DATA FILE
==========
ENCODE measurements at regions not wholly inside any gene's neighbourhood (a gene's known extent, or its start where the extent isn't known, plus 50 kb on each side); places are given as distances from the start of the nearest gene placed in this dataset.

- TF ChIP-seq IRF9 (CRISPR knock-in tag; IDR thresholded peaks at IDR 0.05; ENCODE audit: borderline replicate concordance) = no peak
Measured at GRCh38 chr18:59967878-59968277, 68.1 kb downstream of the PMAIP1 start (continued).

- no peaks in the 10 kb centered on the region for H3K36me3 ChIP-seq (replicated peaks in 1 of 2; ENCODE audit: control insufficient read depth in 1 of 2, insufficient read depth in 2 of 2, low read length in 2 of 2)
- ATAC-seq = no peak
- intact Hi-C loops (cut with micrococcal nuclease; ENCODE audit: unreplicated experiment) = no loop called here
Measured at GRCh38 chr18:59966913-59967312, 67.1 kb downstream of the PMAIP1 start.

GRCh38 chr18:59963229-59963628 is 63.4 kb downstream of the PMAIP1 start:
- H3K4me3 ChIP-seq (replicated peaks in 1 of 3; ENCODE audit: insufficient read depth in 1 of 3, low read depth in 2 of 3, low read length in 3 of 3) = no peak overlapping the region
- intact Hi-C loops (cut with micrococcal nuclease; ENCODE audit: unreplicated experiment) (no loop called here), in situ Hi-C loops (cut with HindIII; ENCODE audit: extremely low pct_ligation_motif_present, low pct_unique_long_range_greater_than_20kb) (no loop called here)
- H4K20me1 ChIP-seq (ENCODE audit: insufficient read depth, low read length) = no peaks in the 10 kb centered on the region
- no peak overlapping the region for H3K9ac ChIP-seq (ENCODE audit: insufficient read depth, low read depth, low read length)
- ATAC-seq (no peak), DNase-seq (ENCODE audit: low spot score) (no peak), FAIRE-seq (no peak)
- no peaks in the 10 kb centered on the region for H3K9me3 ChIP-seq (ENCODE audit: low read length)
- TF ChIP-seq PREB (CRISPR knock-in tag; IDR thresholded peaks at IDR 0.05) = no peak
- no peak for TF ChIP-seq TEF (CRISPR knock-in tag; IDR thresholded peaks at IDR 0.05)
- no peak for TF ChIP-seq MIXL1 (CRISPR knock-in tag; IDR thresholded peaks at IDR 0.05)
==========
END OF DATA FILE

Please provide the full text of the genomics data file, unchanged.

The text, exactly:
ENCODE measurements at regions not wholly inside any gene's neighbourhood (a gene's known extent, or its start where the extent isn't known, plus 50 kb on each side); places are given as distances from the start of the nearest gene placed in this dataset.

- TF ChIP-seq IRF9 (CRISPR knock-in tag; IDR thresholded peaks at IDR 0.05; ENCODE audit: borderline replicate concordance) = no peak
Measured at GRCh38 chr18:59967878-59968277, 68.1 kb downstream of the PMAIP1 start (continued).

- no peaks in the 10 kb centered on the region for H3K36me3 ChIP-seq (replicated peaks in 1 of 2; ENCODE audit: control insufficient read depth in 1 of 2, insufficient read depth in 2 of 2, low read length in 2 of 2)
- ATAC-seq = no peak
- intact Hi-C loops (cut with micrococcal nuclease; ENCODE audit: unreplicated experiment) = no loop called here
Measured at GRCh38 chr18:59966913-59967312, 67.1 kb downstream of the PMAIP1 start.

GRCh38 chr18:59963229-59963628 is 63.4 kb downstream of the PMAIP1 start:
- H3K4me3 ChIP-seq (replicated peaks in 1 of 3; ENCODE audit: insufficient read depth in 1 of 3, low read depth in 2 of 3, low read length in 3 of 3) = no peak overlapping the region
- intact Hi-C loops (cut with micrococcal nuclease; ENCODE audit: unreplicated experiment) (no loop called here), in situ Hi-C loops (cut with HindIII; ENCODE audit: extremely low pct_ligation_motif_present, low pct_unique_long_range_greater_than_20kb) (no loop called here)
- H4K20me1 ChIP-seq (ENCODE audit: insufficient read depth, low read length) = no peaks in the 10 kb centered on the region
- no peak overlapping the region for H3K9ac ChIP-seq (ENCODE audit: insufficient read depth, low read depth, low read length)
- ATAC-seq (no peak), DNase-seq (ENCODE audit: low spot score) (no peak), FAIRE-seq (no peak)
- no peaks in the 10 kb centered on the region for H3K9me3 ChIP-seq (ENCODE audit: low read length)
- TF ChIP-seq PREB (CRISPR knock-in tag; IDR thresholded peaks at IDR 0.05) = no peak
- no peak for TF ChIP-seq TEF (CRISPR knock-in tag; IDR thresholded peaks at IDR 0.05)
- no peak for TF ChIP-seq MIXL1 (CRISPR knock-in tag; IDR thresholded peaks at IDR 0.05)